CRANK (**½, 87 mins., 2006, R; Lions Gate): Jason Statham gives an appropriately cranky performance as a hitman poisoned with a Chinese toxin that forces him to keep his adrenaline going -- or else perish as a consequence -- in the manic “Crank.” Writer-director duo Mark Neveldine and Brian Taylor have fashioned a non-stop 87 minutes of raunchy action, sex, violence, and cartoonish pratfalls, following Statham’s Chev Chelios as he attempts to set things right with his girlfriend (Amy Smart), get some payback from the adversary responsible for his predicament (Jose Pablo Cantillo), and possibly get a cure...if he can find one. “Crank” is wild, unbridled entertainment that works for about 2/3 of its duration, before the feeling that what you’re watching is little more than a video-game settles in. It’s ultimately a one-dimensional ride in terms of dramatics and narrative, but I give the movie credit for being amusing, empty cinematic calories that Statham fans will undoubtedly gobble up. Lionsgate’s DVD includes a good amount of supplements (commentary, interviews, promotional footage) in the movie’s “Crank’d Out Mode,” while a bizarre “family friendly” audio track deletes the movie’s copious profanity from the soundtrack. The 16:9 (1.85) transfer and 5.1 Dolby Digital sound are both top-notch.

WALKING TALL: THE PAYBACK (** ,94 mins., 2007, R; Sony): So this is what it’s come to for old “Hercules” himself, Kevin Sorbo? The one-time action star is now direct-to-video material as he toplines this routine but at least competent small-screen follow-up to “Walking Tall.” In actuality, this is an in-name-only sequel with Sorbo returning to his small town roots after his father perishes in an accident that (naturally) doesn’t turn out to be an accident. Soon Sorbo is the new Sheriff in town and, with the help of an FBI agent (Yvette Nipar), roots out the nefarious gang responsible for his pop’s death. Sony’s DVD of “Walking Tall: The Payback” includes a fine 16:9 (1.78) transfer with 5.1 Dolby Digital sound and six deleted scenes. The score by David and Eric Wurst isn’t bad and the movie isn’t all that terrible either (it’s probably worth a look for undemanding action aficionados), but I’m not sure this is what Sorbo had in mind when “Hercules” signed off years ago.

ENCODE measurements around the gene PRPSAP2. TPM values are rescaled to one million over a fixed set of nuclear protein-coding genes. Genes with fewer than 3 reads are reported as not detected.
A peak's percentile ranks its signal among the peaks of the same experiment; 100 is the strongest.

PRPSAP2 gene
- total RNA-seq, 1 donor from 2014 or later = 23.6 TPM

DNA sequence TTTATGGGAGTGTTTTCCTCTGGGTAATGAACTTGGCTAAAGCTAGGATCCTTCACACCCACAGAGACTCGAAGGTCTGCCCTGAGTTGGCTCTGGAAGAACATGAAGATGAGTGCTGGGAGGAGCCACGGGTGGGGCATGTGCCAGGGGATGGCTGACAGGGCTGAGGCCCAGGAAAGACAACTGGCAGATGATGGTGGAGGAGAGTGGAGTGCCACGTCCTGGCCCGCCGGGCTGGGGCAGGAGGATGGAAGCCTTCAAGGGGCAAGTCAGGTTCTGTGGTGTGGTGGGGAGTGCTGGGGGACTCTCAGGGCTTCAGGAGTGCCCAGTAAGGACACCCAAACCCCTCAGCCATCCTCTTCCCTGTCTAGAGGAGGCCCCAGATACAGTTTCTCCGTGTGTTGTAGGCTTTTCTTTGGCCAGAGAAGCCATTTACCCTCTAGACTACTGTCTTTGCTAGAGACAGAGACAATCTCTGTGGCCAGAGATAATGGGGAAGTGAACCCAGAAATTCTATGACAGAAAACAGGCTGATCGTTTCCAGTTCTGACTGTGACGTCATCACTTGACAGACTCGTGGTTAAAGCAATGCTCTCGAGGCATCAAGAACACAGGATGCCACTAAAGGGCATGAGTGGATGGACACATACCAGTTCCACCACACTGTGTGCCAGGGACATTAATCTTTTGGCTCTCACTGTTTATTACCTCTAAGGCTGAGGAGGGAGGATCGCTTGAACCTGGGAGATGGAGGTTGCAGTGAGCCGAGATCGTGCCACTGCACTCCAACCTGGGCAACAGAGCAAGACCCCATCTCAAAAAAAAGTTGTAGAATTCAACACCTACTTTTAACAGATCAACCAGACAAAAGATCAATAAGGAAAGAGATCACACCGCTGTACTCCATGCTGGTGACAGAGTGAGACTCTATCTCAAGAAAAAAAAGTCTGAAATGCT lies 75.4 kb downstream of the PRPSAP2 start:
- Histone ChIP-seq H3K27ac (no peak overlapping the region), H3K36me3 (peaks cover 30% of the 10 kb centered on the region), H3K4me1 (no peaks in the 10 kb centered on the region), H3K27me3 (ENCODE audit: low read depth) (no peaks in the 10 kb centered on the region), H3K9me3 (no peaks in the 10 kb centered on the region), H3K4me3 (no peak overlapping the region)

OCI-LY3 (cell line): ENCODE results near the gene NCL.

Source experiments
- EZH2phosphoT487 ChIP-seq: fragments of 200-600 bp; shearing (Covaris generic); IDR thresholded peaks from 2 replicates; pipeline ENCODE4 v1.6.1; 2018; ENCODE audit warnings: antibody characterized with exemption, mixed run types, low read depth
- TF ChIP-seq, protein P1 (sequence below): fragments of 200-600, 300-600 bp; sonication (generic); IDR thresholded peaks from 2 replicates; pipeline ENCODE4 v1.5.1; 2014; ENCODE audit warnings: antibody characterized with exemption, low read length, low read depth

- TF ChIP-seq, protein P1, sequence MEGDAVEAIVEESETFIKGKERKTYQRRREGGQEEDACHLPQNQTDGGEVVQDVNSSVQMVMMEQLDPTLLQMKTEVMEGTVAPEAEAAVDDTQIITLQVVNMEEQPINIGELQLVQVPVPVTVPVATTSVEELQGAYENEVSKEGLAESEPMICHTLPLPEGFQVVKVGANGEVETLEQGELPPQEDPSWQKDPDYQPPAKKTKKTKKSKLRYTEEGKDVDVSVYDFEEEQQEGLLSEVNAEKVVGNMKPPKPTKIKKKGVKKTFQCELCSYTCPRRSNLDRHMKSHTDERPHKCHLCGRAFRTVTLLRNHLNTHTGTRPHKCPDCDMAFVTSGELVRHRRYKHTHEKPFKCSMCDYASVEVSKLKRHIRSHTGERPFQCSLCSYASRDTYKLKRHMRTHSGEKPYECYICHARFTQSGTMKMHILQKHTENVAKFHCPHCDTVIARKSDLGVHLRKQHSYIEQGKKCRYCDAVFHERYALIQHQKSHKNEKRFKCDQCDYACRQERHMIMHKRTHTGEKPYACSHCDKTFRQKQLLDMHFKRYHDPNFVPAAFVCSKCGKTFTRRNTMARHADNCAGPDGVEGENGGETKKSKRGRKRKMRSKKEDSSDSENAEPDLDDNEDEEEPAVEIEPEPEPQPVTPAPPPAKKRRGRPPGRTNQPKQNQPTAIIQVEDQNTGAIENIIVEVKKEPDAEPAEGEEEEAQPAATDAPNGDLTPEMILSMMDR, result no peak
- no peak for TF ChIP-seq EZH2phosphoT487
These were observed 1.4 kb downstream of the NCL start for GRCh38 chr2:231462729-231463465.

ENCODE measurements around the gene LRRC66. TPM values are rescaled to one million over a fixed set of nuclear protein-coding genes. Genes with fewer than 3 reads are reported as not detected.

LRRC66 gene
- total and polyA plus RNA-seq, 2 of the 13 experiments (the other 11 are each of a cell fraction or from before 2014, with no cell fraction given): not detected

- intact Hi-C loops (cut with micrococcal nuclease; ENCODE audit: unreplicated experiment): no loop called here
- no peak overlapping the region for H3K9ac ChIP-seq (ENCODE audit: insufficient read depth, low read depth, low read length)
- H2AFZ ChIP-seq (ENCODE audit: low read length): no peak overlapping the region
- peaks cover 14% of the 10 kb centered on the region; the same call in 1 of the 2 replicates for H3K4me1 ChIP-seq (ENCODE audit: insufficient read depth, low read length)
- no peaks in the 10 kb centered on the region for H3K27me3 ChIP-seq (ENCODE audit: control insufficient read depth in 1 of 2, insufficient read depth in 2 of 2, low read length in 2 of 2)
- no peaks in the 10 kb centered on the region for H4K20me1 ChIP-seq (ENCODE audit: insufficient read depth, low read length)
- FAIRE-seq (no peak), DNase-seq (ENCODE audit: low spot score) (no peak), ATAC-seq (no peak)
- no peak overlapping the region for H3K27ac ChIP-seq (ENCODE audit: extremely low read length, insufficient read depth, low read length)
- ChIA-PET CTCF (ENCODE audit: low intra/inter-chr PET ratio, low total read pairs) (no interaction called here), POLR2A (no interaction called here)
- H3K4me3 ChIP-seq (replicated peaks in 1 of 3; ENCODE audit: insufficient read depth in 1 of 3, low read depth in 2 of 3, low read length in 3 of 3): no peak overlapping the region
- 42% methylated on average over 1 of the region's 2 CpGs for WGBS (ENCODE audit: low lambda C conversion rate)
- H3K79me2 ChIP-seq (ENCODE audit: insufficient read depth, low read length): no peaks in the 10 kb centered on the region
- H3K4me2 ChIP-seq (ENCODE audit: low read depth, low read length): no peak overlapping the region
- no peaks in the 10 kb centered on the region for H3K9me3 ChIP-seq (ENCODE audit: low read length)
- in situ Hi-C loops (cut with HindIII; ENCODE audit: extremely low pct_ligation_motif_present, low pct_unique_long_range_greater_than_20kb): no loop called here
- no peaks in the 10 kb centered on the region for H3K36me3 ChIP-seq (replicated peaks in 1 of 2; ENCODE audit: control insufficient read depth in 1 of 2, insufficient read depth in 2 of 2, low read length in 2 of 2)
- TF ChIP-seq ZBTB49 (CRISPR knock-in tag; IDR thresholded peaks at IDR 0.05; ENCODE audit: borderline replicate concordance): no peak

THE QUIET (**, 96 mins., 2005, R; Sony): Elisa Cuthbert looks great but that’s about the only compliment one can give to Jamie Babbit’s at-times hilariously overwrought “The Quiet,” which follows the domestic disturbances churned up by the arrival of (seemingly) deaf mute Camilla Belle when she joins cheerleader Cuthbert’s family. Cuthbert actually co-produced this unrelentingly depressing drama co-starring Edie Falco and Martin Donovan as the former “24" star’s not-so-fun parental units; despite sordid themes like incest, lesbianism, and high school learning disabilities, it’s hard to stay quiet during “The Quiet,” with the movie’s unintentionally funny dialogue and dramatic situations making for a hoot of a view if you approach it from the proper angle. Sony’s DVD includes a 16:9 (2.35) transfer, 5.1 Dolby Digital sound, several featurettes and Cuthbert in revealing outfits pretty much throughout the duration of the feature.